Patients of South Asian origins who have psoriatic arthritis have a worse clinical phenotype and worse disease impact than patients of North European origins, according to research published in Rheumatology.
Patients of South Asian (SA) origins who have psoriatic arthritis (PsA) have a worse clinical phenotype and worse disease impact than patients of North European (NE) origins, according to research published in Rheumatology.
The cross-sectional study compared patients of SA and NE origin from 2 hospitals in Northern England. The researchers compared clinical manifestations and impacts of PsA and expected that the SA population would have less disease activity and structural damage but would have disease impact that was similar to that seen in the NE population.
“Ethnicity has been implicated as a factor contributing to differences in disease expression, clinical manifestations and prognosis in SpA [spondyloarthritis] and RA [rheumatoid arthritis],” the authors wrote. “Studies have found that SpA runs a different course in non-white Caucasians, Asians and Africans as compared with White Caucasian populations.”
The study included 58 SA patients, who were mostly first-generation immigrants or born in the United Kingdom with grandparents from northeast Pakistan. In addition, 48 patients of NE origin were recruited. These patients were both in the United Kingdom or had grandparents born in the United Kingdom.
The SA patients had more tender and swollen joints, more severe skin disease, and worse disease activity as measured by the Psoriatic Arthritis Disease Activity Score. While fewer SA patients had enthesitis, they had more severe enthesitis, and the SA population had more patients with dactylitis. There was no difference in Sharp-van der Heijde scores between the groups and the 2 groups had similar time between diagnosis and radiograph (mean 5.3 years for SA patients and 5.2 years for NE patients).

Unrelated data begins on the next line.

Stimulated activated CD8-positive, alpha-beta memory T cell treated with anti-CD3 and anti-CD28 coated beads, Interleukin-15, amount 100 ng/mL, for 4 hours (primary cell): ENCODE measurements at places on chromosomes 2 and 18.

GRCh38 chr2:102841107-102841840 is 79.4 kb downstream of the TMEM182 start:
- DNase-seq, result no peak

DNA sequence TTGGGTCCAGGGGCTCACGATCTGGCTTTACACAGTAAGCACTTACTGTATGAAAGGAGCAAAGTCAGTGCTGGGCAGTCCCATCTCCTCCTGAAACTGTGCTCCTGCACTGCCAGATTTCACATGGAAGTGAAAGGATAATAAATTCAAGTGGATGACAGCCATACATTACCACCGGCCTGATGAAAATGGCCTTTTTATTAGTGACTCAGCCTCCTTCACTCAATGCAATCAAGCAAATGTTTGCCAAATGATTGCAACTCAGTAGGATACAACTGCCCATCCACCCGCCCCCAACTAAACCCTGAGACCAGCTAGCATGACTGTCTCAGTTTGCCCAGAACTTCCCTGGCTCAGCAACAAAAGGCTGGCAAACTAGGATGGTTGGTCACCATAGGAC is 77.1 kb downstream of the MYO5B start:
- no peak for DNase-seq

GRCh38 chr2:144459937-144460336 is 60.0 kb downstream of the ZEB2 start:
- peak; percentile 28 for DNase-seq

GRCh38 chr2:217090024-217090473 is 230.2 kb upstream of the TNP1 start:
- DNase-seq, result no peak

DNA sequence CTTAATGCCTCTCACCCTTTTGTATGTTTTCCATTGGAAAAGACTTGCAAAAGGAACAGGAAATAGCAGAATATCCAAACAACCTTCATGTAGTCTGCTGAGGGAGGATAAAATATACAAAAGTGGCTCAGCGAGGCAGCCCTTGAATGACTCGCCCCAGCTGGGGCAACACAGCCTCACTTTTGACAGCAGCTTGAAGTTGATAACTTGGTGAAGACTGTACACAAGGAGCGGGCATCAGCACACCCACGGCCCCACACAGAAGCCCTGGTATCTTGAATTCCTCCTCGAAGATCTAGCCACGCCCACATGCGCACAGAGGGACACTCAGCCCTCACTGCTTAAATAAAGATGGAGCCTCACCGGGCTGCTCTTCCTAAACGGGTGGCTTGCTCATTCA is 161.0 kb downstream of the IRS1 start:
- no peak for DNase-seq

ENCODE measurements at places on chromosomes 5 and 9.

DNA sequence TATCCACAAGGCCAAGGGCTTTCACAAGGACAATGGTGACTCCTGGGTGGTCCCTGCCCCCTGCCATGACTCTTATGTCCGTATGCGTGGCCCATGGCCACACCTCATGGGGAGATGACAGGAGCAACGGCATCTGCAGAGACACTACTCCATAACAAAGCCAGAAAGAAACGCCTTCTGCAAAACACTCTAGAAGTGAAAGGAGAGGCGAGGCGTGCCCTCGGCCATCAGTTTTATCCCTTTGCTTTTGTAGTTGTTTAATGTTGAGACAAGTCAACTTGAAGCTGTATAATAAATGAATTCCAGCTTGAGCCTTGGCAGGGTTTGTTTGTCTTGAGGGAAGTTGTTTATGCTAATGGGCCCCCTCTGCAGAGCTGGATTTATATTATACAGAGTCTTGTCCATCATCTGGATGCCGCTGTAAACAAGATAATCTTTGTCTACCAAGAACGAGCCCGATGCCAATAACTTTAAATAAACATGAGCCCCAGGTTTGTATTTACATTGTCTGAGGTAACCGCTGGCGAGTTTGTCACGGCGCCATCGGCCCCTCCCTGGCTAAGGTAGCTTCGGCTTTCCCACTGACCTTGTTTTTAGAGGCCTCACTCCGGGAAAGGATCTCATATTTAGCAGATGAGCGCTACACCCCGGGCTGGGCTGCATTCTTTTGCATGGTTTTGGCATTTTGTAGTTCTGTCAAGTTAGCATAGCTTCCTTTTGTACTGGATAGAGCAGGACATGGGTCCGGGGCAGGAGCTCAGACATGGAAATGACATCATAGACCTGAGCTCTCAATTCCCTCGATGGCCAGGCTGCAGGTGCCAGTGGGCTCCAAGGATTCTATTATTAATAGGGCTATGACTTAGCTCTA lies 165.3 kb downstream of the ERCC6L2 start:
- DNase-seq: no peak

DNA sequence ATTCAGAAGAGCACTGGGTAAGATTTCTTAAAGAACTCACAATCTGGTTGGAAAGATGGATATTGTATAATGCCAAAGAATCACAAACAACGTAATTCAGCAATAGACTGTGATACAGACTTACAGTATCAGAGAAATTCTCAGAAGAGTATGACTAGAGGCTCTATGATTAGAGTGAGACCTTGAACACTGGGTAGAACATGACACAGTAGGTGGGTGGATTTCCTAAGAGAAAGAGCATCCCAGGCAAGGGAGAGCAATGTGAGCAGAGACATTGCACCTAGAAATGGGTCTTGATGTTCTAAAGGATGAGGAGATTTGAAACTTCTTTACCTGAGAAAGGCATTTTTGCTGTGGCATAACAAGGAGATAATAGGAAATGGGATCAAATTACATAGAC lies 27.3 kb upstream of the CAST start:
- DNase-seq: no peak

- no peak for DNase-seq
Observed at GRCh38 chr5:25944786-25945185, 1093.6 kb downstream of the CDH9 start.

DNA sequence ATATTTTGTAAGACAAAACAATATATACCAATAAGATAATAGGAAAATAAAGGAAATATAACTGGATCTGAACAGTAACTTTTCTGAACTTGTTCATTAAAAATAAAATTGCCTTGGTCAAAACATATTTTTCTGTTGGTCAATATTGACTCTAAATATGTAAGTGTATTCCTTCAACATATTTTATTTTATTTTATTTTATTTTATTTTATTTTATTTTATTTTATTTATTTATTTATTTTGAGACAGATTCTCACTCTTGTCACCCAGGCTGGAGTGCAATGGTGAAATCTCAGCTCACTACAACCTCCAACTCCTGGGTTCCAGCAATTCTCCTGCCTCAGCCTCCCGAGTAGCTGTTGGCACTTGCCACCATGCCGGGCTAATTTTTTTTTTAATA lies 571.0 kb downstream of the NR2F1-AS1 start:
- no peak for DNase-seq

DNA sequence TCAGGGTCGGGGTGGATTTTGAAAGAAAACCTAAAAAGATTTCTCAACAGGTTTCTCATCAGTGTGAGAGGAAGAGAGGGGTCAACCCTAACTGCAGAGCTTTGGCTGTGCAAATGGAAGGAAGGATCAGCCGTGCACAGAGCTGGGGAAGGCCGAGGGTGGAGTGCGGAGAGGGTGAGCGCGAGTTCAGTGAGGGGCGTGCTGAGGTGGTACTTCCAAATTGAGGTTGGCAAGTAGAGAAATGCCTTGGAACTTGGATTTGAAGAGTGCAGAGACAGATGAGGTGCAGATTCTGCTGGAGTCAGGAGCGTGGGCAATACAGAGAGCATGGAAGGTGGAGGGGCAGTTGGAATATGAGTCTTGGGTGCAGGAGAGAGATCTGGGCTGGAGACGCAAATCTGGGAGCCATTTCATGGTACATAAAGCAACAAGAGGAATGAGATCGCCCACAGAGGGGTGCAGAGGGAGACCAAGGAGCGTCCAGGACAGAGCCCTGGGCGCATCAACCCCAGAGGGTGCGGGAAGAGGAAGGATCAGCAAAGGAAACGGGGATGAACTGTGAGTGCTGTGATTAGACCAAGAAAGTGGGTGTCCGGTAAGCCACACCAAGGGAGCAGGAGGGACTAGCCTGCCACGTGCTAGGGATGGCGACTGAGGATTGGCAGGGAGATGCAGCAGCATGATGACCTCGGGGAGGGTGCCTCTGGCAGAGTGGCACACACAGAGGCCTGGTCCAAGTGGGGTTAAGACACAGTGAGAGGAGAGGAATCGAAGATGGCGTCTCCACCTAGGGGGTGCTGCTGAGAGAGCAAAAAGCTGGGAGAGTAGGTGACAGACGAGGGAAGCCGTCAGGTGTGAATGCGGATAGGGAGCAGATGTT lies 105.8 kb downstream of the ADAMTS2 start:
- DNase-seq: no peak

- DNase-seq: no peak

SA patients also had poorer quality of life and function with higher visual analogue scale scores for global and skin. They also had higher scores for the Health Assessment Questionnaire, the PsA Quality of Life tool, and the Ankylosing Spondylitis Quality of Life tool. SA patients also had worse scores on the physical function subscale of the 36-item Short Form Health Survey.
“Contrary to our study hypothesis, and based on studies in RA, SA patients had a more severe clinical phenotype and greater impact of disease, yet received similar treatment,” the authors wrote.
Despite the SA patients having a more severe phenotype, both groups used the same treatments, they noted.
“Ethnicity may be an important factor in determining the presentation and management of PsA, but further longitudinal studies controlling for such factors as socio-economic status, smoking, delay in diagnosis and treatment response are needed to further explore these differences,” the authors concluded.
Aslam T, Mahmood F, Sabanathan A, Waxman R, Helliwell PS. A clinical and radiographic comparison of patients with psoriatic arthritis from different ethnic backgrounds. Rheumatology (Oxford). Published August 10, 2020. doi:10.1093/rheumatology/keaa298